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Re: Git mirrors

From: Eli Zaretskii
Subject: Re: Git mirrors
Date: Wed, 12 Oct 2011 10:35:51 +0200

> From: "Stephen J. Turnbull" <address@hidden>
> Cc: address@hidden,
>     address@hidden,
>     address@hidden,
>     address@hidden
> Date: Wed, 12 Oct 2011 13:55:04 +0900
> Eli Zaretskii writes:
>  > > Because most of the projects in the class you have mentioned produce
>  > > free *software*, but their political principles are those of the open
>  > > source movement.  Emacs is different because it *is* a Free Software
>  > > project.
>  > 
>  > I specifically mentioned Gawk and GDB, which are GNU projects as much
>  > as Emacs.
> And therefore should follow the same GNU policies as does Emacs.  No?
> So those aren't relevant examples, as the question is "why is the GNU
> policy what it is?"

You've changed the subject (and deleted the context that makes that
clear).  I guess this is no longer a rational/serious discussion.

The examples are relevant because these are GNU projects, and so the
are NOT different from Emacs.  If they provide only git, Emacs can
provide just bzr.

>  > Choosing tools solely on technical capability isn't the policy, true.
>  > But that's not really the point, because I was talking about the
>  > behavior _after_ a decision has been made, not about the decision
>  > itself.  IOW, about "now", and not about "then".
> That's cheating, of course.

Are we up to ad hominem yet?

> Óscar was talking about both, and specifically asked why such a
> policy exists in the first place.

No, Óscar was talking about the past.  There's nothing in the present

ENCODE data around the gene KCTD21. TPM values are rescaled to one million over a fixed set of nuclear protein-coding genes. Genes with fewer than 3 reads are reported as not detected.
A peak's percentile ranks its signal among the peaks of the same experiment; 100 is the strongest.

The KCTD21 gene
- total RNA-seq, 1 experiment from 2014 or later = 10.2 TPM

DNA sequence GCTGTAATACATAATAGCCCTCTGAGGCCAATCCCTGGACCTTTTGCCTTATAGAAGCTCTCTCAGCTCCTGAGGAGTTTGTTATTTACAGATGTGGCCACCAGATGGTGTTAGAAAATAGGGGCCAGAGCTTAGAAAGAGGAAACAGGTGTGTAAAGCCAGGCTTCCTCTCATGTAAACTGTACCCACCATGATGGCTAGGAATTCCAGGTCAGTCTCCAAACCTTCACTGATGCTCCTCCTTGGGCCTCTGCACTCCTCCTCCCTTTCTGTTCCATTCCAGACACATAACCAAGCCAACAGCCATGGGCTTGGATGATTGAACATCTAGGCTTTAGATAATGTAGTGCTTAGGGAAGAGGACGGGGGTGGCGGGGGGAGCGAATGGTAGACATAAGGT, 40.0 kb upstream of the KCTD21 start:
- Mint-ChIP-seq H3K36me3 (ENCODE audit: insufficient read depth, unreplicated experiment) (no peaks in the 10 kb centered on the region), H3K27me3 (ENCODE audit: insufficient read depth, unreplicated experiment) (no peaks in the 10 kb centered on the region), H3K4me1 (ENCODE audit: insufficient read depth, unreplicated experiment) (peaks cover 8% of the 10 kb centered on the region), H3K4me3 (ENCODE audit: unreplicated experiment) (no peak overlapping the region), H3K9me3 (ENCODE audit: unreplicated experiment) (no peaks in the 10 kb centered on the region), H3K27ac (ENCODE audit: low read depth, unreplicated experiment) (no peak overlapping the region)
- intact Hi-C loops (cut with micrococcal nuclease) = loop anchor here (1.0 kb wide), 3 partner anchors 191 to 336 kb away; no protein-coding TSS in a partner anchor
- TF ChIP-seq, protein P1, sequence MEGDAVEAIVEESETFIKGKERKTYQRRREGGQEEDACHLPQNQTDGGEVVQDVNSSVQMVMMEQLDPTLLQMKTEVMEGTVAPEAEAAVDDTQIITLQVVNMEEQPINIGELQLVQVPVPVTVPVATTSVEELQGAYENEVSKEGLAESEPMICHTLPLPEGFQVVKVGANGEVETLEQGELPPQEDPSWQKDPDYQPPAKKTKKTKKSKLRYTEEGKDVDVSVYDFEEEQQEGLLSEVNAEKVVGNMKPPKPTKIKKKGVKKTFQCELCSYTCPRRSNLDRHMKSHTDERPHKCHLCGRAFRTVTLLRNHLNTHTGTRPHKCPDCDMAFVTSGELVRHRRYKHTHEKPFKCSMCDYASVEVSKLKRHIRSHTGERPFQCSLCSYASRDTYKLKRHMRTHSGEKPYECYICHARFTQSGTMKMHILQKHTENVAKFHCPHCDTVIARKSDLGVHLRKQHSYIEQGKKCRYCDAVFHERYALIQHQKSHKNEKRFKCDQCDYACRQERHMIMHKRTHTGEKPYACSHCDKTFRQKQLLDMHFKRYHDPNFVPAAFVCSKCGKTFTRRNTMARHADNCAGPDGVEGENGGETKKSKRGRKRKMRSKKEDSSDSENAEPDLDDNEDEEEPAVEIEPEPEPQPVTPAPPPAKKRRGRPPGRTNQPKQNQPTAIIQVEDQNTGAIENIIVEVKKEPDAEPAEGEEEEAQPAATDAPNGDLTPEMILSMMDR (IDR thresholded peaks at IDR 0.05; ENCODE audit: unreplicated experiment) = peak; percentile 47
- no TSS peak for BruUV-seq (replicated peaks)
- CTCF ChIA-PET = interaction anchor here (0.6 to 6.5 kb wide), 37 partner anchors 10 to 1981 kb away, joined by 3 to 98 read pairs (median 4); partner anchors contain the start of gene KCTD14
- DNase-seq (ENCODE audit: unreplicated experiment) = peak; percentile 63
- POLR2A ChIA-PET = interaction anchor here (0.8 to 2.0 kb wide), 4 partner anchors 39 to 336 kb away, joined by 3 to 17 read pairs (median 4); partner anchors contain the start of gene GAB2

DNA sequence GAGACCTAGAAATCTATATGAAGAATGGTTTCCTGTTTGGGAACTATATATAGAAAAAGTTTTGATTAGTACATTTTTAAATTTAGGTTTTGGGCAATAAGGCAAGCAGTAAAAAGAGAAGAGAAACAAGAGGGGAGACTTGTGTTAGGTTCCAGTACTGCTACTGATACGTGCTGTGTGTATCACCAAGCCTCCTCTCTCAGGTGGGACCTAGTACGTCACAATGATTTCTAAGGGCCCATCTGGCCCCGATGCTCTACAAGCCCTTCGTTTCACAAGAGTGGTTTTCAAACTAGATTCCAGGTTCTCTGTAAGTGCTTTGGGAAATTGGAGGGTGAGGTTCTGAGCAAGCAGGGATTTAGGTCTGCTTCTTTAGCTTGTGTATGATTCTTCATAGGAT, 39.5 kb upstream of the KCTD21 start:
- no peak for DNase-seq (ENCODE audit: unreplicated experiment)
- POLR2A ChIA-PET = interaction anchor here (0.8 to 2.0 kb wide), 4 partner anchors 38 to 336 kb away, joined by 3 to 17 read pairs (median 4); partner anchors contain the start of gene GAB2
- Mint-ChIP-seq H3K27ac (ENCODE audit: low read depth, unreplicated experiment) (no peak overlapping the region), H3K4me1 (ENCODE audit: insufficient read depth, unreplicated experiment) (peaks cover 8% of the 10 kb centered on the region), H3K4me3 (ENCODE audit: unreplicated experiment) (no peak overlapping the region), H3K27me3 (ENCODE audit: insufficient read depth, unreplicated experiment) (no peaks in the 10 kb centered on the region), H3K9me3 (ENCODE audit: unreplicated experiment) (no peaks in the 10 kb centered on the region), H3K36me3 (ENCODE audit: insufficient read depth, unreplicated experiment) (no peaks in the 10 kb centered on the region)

condition that can justify his views and gripes.  He made a decision
years ago, and he chooses not to revisit that decision given the
changed situation.  That's his prerogative.  But this discussion is
about the situation _now_.  So any arguments about what might have
been true 2 or 3 years ago, but are no longer true now, are not really

> If you really want these discussions to go away, I think the best
> approach is to explain the policy, justify it, put it in the FAQ, and
> then shut off future discussion with "off-topic" and a pointer to the
> FAQ and an appropriate venue for policy discussion such as
> gnu.misc.discuss.

The policy was explained many times.  Richard just explained it again.
Nevertheless, I don't expect these discussions to go away, probably
because it's an emotional issue that has very little rational basis.
Witness the fact that this time, no one even tried to claim that bzr
performance is bad.  My conclusion is that technical factors no longer
matter.  It's a religious argument.

>  > > Promoting an unusable tool merely because it had the GNU label is most
>  > > definitely unfriendly competition.
>  > 
>  > Bzr is not unusable, so this argument is simply false.
> Eli, if you want to make absolutist arguments like that, start writing
> in the propositional calculus.  If you want to continue in English,
> then don't be silly.

Are we at ad hominem yet?

> With regard to the question of "in this case, how much truth is 'much
> truth'?", see my response to Juanma.

I see nothing relevant there to this discussion.

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